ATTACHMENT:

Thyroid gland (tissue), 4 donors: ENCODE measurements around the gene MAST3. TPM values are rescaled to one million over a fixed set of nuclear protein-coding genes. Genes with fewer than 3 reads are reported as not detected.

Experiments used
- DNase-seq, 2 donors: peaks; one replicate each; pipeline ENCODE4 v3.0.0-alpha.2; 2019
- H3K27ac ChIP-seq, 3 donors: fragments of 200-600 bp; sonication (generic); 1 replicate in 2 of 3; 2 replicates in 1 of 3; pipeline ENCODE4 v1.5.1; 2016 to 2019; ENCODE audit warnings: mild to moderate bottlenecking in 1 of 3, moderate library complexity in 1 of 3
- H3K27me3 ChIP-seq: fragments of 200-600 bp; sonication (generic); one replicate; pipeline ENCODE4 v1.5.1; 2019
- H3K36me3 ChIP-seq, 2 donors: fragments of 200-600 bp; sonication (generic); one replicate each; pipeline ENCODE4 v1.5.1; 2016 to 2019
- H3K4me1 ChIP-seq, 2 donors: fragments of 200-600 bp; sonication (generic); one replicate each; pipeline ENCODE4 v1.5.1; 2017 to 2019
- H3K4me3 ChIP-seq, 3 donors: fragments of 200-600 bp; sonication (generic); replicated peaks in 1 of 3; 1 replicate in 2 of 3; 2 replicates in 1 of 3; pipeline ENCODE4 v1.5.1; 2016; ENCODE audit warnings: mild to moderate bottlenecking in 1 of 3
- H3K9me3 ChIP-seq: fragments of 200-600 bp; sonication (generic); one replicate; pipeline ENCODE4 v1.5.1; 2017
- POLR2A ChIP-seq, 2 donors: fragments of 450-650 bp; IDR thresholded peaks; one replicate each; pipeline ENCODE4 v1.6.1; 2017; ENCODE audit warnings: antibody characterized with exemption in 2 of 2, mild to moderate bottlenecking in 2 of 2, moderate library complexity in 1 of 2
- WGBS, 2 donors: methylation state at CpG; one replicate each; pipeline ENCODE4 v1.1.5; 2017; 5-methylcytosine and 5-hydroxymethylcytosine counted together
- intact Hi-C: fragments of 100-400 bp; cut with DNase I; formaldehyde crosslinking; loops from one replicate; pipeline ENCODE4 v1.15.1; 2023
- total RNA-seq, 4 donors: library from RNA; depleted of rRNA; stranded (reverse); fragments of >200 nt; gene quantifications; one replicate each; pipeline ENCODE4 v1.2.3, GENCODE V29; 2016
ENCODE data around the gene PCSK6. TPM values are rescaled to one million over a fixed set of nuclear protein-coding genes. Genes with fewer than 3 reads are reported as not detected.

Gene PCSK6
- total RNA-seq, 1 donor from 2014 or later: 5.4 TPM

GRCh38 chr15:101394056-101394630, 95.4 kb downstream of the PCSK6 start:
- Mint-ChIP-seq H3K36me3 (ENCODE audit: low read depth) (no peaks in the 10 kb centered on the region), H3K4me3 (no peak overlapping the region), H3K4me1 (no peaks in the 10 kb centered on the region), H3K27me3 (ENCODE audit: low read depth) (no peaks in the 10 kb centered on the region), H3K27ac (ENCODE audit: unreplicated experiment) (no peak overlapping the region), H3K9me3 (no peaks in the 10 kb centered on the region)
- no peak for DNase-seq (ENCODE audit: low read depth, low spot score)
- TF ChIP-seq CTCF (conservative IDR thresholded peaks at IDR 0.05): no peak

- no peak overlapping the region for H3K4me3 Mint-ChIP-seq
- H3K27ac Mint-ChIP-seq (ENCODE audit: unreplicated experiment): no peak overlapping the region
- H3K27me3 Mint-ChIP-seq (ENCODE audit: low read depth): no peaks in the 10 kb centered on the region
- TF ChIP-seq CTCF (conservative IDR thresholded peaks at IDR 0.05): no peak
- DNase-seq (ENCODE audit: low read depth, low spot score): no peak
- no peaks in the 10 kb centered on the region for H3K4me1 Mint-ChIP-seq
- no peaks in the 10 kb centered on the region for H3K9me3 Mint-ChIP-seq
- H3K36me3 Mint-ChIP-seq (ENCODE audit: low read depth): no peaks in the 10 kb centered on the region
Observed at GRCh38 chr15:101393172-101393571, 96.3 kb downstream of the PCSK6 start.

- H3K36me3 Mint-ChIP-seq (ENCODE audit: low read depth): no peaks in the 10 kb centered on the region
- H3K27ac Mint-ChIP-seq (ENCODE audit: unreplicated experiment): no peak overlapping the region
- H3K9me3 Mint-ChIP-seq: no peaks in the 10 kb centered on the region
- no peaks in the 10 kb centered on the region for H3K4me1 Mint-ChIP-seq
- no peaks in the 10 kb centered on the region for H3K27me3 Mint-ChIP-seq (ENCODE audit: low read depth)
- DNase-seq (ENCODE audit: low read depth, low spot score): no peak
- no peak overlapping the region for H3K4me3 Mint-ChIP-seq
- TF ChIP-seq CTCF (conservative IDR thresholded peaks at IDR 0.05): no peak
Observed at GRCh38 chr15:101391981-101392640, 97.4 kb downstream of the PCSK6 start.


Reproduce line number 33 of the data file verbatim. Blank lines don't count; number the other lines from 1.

- no peaks in the 10 kb centered on the region for H3K4me1 Mint-ChIP-seq